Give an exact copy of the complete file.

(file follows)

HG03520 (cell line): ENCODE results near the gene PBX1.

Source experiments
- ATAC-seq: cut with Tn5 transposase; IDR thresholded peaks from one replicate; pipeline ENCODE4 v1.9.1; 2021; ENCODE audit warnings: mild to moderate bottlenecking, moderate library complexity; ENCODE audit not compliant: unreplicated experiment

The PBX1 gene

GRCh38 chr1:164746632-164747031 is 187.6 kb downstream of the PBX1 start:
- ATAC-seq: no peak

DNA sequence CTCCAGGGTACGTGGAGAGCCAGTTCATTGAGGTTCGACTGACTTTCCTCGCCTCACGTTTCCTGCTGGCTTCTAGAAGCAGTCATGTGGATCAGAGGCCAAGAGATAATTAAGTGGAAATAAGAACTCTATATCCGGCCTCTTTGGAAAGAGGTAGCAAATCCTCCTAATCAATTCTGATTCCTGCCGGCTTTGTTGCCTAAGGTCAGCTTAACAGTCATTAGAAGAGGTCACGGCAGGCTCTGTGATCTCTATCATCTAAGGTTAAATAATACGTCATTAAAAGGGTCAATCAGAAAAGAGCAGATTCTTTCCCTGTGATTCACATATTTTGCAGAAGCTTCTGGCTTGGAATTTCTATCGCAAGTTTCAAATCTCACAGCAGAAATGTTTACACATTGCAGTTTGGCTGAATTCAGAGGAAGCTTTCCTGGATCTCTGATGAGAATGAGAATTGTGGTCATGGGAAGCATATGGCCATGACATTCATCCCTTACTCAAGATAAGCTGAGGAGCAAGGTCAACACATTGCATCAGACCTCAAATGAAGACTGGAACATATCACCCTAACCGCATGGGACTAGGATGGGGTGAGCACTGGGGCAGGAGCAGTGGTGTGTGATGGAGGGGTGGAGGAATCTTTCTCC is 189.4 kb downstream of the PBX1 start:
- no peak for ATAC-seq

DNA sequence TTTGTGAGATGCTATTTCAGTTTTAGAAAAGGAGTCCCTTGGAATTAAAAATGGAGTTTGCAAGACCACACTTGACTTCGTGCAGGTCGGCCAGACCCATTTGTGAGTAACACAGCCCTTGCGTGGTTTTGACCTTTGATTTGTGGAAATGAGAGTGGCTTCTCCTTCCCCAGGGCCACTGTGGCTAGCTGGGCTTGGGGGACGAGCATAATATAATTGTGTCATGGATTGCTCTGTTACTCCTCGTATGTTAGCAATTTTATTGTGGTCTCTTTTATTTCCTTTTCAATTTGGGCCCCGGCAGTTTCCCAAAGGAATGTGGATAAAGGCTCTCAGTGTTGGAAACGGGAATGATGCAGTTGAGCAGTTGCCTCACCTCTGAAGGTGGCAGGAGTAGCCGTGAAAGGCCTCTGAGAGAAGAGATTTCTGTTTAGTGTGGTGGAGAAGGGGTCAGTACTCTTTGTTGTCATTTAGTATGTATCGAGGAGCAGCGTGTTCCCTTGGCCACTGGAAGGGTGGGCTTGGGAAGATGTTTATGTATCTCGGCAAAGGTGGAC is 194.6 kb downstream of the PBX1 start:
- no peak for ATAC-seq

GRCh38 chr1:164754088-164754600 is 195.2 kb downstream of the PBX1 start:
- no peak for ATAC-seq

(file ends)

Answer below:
HG03520 (cell line): ENCODE results near the gene PBX1.

Source experiments
- ATAC-seq: cut with Tn5 transposase; IDR thresholded peaks from one replicate; pipeline ENCODE4 v1.9.1; 2021; ENCODE audit warnings: mild to moderate bottlenecking, moderate library complexity; ENCODE audit not compliant: unreplicated experiment

The PBX1 gene

GRCh38 chr1:164746632-164747031 is 187.6 kb downstream of the PBX1 start:
- ATAC-seq: no peak

DNA sequence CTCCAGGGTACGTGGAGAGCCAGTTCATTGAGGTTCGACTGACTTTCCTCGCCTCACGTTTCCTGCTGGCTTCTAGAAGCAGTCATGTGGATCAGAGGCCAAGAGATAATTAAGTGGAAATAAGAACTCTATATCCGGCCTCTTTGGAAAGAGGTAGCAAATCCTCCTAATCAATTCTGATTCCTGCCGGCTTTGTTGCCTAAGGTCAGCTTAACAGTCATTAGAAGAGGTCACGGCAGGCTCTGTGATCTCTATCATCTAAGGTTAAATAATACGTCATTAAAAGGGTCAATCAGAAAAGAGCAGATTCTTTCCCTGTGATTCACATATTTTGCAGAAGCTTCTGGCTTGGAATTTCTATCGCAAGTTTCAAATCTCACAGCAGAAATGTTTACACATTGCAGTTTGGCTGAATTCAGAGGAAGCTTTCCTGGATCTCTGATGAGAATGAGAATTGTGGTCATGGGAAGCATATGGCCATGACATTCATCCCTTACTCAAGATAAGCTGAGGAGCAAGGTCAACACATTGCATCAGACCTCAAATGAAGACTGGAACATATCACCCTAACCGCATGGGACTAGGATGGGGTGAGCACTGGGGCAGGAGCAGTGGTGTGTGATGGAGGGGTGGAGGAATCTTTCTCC is 189.4 kb downstream of the PBX1 start:
- no peak for ATAC-seq

DNA sequence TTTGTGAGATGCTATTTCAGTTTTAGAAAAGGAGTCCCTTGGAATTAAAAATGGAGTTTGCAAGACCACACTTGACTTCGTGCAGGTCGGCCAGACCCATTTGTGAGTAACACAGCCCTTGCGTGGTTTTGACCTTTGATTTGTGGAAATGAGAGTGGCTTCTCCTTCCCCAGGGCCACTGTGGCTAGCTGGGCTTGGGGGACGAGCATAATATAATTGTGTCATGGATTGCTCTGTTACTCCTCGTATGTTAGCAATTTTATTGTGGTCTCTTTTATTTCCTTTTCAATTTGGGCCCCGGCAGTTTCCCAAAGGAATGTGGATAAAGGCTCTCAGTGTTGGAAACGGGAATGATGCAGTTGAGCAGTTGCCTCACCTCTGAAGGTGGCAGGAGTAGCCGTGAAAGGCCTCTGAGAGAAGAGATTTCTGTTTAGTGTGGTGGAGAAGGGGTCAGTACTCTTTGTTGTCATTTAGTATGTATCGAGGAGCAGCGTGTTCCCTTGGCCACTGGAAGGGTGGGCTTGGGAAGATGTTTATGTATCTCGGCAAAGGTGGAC is 194.6 kb downstream of the PBX1 start:
- no peak for ATAC-seq

GRCh38 chr1:164754088-164754600 is 195.2 kb downstream of the PBX1 start:
- no peak for ATAC-seq